Peter Ulintz Peter Ulintz
Technical Director

Managing Horizontal Forces in Stamping Dies—Part 1

April 30, 2020

A well-constructed, symmetrical blanking die, with no shear and a well-aligned press ram, will result in minimum horizontal loads during the cutting process. In many dies the horizontal thrusts due to punch-to-die clearances are the only side forces present. Dies that experience significant side loads often have multiple causes, including poor alignment of die components during die construction; misalignment resulting from a miss-hit or die crash; angular contact between surfaces, such as angular form steels; nonsymmetrical forms or draws where the punch and die are loaded off-center at initial contact; the use of shear or angular cutting faces to reduce cutting forces; and cutoff, trim, bending and flanging operations where forces act on only one side of the die steel. 

Guide Pins

Guide pins and bushings guide the upper and lower die halves. For precision or master diesets, the pin-to-bushing clearance measures less than 0.0005 in. dia.; commercial-dieset clearances measure less than 0.001 in. dia. A guide pin primarily aids in die construction, maintenance and setup. Guide pins are not intended to absorb horizontal forces (side thrusts) or realign the ram in a poorly maintained press. 

Since alignment is a matter of maintaining clearance, the running clearance of the guiding elements must be closer than the design clearance between components in the die. The following example, adapted from Techniques of Pressworking Sheet Metal (Prentice-Hall 1974 pp.424), illustrates this concept:

Fig. 1The cutting steels act along one edge of a formed stamping (Fig. 1). This type of die can produce an increase in cutting clearance due to side thrusts generated by the cutting action. 

At least four components in the die assembly can cause an increase in cutting clearance: two guide pins, the punch steel and the die steel. For simplicity, assume that the riser remains rigid and does not bend under load.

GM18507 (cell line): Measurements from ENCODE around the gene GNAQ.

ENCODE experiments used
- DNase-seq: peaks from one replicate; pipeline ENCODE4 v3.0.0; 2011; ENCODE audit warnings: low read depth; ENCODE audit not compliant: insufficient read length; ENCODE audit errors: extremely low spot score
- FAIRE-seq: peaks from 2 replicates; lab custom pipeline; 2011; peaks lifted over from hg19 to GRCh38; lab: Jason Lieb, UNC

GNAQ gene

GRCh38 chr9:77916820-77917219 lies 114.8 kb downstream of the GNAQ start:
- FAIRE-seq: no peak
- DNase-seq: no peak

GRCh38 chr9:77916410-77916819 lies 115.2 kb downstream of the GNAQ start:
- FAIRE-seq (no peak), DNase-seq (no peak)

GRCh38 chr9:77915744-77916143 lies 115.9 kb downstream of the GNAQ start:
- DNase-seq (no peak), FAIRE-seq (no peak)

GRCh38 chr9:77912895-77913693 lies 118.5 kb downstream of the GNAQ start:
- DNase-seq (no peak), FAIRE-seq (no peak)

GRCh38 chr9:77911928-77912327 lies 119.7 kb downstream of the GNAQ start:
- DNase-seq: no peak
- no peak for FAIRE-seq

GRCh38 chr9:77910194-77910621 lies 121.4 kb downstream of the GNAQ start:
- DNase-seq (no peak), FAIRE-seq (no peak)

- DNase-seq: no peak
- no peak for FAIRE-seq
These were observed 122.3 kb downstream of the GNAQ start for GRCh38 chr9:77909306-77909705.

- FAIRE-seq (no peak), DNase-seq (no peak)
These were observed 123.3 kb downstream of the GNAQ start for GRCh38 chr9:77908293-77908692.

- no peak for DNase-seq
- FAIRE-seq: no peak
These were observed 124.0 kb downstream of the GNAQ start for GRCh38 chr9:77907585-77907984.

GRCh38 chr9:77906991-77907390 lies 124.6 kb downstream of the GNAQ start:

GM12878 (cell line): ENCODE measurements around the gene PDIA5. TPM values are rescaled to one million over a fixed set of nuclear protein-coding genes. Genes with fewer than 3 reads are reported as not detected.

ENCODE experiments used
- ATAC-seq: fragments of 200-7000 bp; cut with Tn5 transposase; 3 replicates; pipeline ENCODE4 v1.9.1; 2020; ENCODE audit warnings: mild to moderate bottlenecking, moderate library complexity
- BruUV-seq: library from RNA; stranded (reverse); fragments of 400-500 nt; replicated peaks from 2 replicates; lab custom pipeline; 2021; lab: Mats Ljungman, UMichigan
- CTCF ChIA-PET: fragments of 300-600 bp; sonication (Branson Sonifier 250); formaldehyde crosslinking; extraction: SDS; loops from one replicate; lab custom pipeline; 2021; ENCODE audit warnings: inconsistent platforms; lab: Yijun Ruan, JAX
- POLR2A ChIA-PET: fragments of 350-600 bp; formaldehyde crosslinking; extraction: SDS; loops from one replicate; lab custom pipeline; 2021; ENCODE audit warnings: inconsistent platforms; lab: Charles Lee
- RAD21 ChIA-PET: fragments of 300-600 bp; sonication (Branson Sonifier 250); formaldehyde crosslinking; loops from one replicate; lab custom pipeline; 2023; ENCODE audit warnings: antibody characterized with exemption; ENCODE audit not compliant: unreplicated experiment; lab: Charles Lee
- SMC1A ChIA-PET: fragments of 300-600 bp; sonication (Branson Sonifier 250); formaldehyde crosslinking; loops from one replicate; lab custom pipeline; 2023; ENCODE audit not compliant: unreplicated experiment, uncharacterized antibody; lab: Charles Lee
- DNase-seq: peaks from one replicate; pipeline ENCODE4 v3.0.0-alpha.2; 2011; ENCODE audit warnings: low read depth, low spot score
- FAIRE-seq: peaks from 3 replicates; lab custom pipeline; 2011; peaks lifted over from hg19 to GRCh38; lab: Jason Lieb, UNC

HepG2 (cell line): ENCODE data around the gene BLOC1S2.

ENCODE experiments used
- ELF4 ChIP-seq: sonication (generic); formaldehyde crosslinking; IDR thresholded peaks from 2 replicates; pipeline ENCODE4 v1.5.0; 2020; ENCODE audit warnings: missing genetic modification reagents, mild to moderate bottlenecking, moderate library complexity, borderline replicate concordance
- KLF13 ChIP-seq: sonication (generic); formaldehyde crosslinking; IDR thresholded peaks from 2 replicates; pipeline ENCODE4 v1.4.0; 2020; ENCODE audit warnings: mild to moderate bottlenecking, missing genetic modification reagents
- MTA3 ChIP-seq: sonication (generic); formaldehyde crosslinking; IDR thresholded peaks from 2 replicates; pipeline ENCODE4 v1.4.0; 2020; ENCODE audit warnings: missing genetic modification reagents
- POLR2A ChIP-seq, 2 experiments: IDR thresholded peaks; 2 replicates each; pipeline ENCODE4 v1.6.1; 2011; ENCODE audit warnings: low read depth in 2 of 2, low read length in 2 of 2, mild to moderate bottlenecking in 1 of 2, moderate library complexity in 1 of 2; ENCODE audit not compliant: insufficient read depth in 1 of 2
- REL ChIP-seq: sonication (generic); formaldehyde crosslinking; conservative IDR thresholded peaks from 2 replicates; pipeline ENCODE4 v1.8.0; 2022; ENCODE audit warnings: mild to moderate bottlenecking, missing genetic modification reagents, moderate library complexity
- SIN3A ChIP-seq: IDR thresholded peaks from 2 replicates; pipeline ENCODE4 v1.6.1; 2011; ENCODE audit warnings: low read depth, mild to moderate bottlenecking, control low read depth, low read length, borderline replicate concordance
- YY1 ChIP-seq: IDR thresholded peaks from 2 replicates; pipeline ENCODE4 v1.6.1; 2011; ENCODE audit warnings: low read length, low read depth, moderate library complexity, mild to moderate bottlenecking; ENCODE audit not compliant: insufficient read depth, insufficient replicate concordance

Step 1—Determine the allowable clearance variation:

Sheet metal thickness, t = 0.035 in.  

Cutting clearance = 10 percent of t = 0.0035 in.  

Allowable increase in cutting clearance under load = 10 percent 

Allowable increase = 0.0035 in. x 10 percent = 0.00035 in.  

Step 2—Divide the allowable clearance increase between the die details:

Guide pins 0.00015 in.

Punch steel 0.00010 in.

Die steel 0.00010 in.

Total 0.00035 in.

Fig. 2Step 3—Determine allowable guide-pin deflection:

Take-up clearance between guide pin and bushing = 0.00005 in.

Allowable pin deflection = 0.00015 - 0.00005 = 0.00010 in.  

How to divide the clearance variation between the die components is a matter of choice. More deflection usually is allowed for the guide pins, as they are much longer and less rigid than the punch and die steels. After establishing the allowable pin deflection, guide-pin diameters can be determined based on the loading conditions of the die assembly.

Guide-Pin Heel Blocks

Two philosophies cover the purpose of using guide-pin heel blocks:

1. The heel-block wear plates engage first, aligning the upper die to the lower, before the guide pins enter the bushings to provide final alignment.

On a properly maintained press with the running clearance in the gibs within specification, this theory works by sequentially reducing the running clearances between the individual guide systems. For example, the specified running clearance between the ram and gibs equals 0.004 in.; the running clearance between the heel-block wear plates equals 0.0015 in.; and the running clearance between the guide pin and bushing = 0.00075 in. This arrangement also allows the guide pins to be a short as possible to resist deflection due to internal die forces, and allows engagement of the pin and bushing to reside in the same plane as the work—the strongest design. 

In an improperly maintained press where the running clearances in the gibs exceed manufacturer specifications, the heel-block system will prove inadequate. Die-mounted heel blocks cannot shift the press ram into position reliably and repeatably. If they could, presses would not require complex ram-guiding systems.

2. The guide pins engage the bushings before the wear plates make contact. The guide pins provide initial alignment of the dieset, and the wear plates absorb lateral forces during the working portion of the die cycle. This may sound reasonable, but it works only if the running clearance between the wear plates are tighter than the guide-pin and bushing clearance. Otherwise, the guide pins will bend before the wear plates contact. Heel blocks intended to counteract side thrusts should be positioned on the die near the source of the lateral loads (Fig. 2). MF

Next month: prevention of die-component tipping and shifting caused by horizontal die forces.

Industry-Related Terms: Blanking, Die, Edge, Bending, Form, Ram, Thickness
View Glossary of Metalforming Terms

Technologies: In-Die Operations


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